Yes, that is exactly what I said. I also said the amount they will be willing to pay for it depends on their refining costs and the value of gasoline. If they can do it cheaper than us, they’ll be willing to pay that much more for the bitumen. They’re not going to pay us more than world mkt price for gasoline/diesel because we put more resources into refining it for them. I’d bet a progressive such as yourself can think of a lot of uses for gov’t money other than refining oil for someone who can refine it cheaper than we can.
But, as always, thabks for dismissing my posts.
I fail to see the connection between refining costs and the value we’d receive for the bitumen. The market rate is the same whether it’s sold to a refinery in China or Alberta.
Why don’t you tell me how you think the market price for bitumen will be determined. That might be more productive.
Like any commodity, the market price for bitumen is determined by the commodities markets where many imbeciles bid the price up or down based on, more often than not, highly specious information regarding future supply and demand.
A bit off topic, although it certainly could affect the access to global markets: A very interesting open letter from Robyn Allan, economist and former president of ICBC, to Cristy Clark regarding BC’s role in environmental assessment of Gateway and Kinder-Morgan proposals:
Between this and likely Aboriginal challenges, more consideration of east-flowing and/or upgrading options would seem prudent. Also, NDP well positioned for next spring’s BC election.
Well, if Keystone doesn’t work out, TransCanada could transform its burdensome natural gas mainline into an oil pipeline for access to the gulf… I don’t know if Enbridge has similar options for circumventing any hurdles associated with Northern Gateway…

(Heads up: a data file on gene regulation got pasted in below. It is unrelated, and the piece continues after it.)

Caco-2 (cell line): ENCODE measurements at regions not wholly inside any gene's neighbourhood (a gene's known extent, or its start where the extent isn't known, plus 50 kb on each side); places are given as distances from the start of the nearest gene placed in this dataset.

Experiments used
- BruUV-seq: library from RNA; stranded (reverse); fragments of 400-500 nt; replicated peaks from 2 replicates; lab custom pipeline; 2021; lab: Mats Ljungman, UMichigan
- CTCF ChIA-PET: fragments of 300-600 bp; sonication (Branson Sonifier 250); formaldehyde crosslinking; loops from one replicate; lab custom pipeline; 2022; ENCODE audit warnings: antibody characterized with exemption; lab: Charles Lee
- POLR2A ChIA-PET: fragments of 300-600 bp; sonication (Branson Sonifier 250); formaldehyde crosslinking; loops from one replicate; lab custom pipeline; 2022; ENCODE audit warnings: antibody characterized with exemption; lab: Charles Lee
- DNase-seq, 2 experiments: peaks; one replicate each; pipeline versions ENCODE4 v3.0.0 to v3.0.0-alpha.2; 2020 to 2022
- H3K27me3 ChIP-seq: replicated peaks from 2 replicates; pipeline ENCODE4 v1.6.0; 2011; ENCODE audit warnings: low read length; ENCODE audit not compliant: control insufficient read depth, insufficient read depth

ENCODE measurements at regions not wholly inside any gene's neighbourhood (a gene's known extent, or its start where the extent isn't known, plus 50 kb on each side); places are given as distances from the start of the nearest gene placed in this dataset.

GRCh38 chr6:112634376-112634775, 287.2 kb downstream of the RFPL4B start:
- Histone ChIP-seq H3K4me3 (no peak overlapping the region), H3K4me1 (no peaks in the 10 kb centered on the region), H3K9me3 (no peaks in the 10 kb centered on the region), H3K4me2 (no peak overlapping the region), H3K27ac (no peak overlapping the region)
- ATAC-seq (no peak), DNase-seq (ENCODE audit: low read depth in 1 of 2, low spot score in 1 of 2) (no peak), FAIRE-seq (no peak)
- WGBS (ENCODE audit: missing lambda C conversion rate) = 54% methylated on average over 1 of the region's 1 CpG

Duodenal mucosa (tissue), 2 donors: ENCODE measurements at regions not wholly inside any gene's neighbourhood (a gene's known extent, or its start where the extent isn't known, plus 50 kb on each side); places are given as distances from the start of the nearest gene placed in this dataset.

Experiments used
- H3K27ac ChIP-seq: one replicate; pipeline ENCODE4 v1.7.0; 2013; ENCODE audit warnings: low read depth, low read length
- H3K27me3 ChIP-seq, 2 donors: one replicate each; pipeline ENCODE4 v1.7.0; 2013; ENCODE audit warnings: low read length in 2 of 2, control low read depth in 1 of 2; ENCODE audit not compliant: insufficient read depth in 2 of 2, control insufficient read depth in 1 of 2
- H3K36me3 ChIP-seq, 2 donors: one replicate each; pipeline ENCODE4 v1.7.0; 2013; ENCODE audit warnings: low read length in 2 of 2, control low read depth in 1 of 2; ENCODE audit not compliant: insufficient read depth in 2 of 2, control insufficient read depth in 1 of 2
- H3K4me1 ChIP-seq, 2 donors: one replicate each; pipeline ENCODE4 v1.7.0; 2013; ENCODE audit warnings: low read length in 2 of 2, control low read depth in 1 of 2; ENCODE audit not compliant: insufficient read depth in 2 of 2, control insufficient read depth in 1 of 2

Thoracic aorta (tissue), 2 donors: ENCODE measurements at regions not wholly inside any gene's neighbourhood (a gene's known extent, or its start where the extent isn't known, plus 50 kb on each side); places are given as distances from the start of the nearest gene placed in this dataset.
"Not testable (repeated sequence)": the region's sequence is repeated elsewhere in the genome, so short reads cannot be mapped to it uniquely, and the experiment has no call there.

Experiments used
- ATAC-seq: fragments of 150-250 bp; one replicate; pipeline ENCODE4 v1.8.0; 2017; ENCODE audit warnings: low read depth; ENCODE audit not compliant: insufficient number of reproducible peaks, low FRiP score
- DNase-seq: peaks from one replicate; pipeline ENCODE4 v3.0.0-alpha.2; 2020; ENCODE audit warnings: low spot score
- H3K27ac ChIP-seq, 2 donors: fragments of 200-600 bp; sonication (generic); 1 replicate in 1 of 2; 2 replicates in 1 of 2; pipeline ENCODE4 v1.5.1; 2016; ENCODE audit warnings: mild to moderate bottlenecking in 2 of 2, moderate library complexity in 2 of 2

Already being talked about: http://www.theglobeandmail.com/report-on-business/transcanada-looks-east-as-gateway-pipeline-gets-bogged-down/article2378494/
Yes. It would be nice for Albertans to not have to subsidize the mainline (through higher gas prices), so getting oil shippers to pay the tab should have its benefits; however, I have not thought about what sort of costs that Albertans would incur if this overhaul happened.
[…] will not in-and-of-itself make the project viable. In other words, this is not akin to the Northwest Upgrader processing agreement, in which the province single-handedly enabled the project by signing-on. On the other hand, if […]
[…] Alberta will not in-and-of-itself make the project viable. In other words, this is not akin to the Northwest Upgrader processing agreement, in which the province single-handedly enabled the project by signing-on. On the other hand, if the […]
[…] economist Andrew Leach has looked at the economics of refining in Canada (here, here and here) and claims that producers can make more money by selling raw bitumen than they could by upgrading […]